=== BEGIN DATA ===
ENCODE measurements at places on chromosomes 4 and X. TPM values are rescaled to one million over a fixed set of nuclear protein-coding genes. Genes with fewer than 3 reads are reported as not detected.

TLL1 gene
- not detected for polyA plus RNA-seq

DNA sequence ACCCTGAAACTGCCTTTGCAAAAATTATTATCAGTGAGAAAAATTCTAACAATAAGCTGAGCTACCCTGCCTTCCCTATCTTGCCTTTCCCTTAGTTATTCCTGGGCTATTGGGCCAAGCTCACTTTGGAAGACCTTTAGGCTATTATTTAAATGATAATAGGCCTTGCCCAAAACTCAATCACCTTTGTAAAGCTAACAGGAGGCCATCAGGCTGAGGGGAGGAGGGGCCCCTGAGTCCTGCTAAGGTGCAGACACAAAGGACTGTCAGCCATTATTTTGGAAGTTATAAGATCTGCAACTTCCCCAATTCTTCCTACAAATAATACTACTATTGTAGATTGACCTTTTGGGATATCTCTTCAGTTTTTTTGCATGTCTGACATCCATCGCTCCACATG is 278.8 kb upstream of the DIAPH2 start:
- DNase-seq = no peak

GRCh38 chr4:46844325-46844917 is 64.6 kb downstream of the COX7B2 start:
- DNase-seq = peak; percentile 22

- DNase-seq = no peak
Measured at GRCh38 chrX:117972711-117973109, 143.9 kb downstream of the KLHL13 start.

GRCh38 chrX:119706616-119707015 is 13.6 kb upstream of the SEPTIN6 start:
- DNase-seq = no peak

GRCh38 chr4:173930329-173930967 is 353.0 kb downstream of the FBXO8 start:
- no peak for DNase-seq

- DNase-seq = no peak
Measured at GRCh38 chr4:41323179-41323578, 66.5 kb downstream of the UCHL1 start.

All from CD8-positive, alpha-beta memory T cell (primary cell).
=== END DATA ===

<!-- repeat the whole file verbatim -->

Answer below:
ENCODE measurements at places on chromosomes 4 and X. TPM values are rescaled to one million over a fixed set of nuclear protein-coding genes. Genes with fewer than 3 reads are reported as not detected.

TLL1 gene
- not detected for polyA plus RNA-seq

DNA sequence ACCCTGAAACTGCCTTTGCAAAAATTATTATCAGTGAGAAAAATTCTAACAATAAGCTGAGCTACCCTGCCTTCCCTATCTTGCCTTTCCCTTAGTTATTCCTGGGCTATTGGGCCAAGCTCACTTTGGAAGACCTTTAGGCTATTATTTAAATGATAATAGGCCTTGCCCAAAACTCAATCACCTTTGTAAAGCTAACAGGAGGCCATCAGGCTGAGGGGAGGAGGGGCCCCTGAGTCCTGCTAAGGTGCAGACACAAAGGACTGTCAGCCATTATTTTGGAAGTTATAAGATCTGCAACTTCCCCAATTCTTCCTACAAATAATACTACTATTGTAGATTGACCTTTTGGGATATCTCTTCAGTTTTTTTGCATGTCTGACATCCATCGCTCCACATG is 278.8 kb upstream of the DIAPH2 start:
- DNase-seq = no peak

GRCh38 chr4:46844325-46844917 is 64.6 kb downstream of the COX7B2 start:
- DNase-seq = peak; percentile 22

- DNase-seq = no peak
Measured at GRCh38 chrX:117972711-117973109, 143.9 kb downstream of the KLHL13 start.

GRCh38 chrX:119706616-119707015 is 13.6 kb upstream of the SEPTIN6 start:
- DNase-seq = no peak

GRCh38 chr4:173930329-173930967 is 353.0 kb downstream of the FBXO8 start:
- no peak for DNase-seq

- DNase-seq = no peak
Measured at GRCh38 chr4:41323179-41323578, 66.5 kb downstream of the UCHL1 start.

All from CD8-positive, alpha-beta memory T cell (primary cell).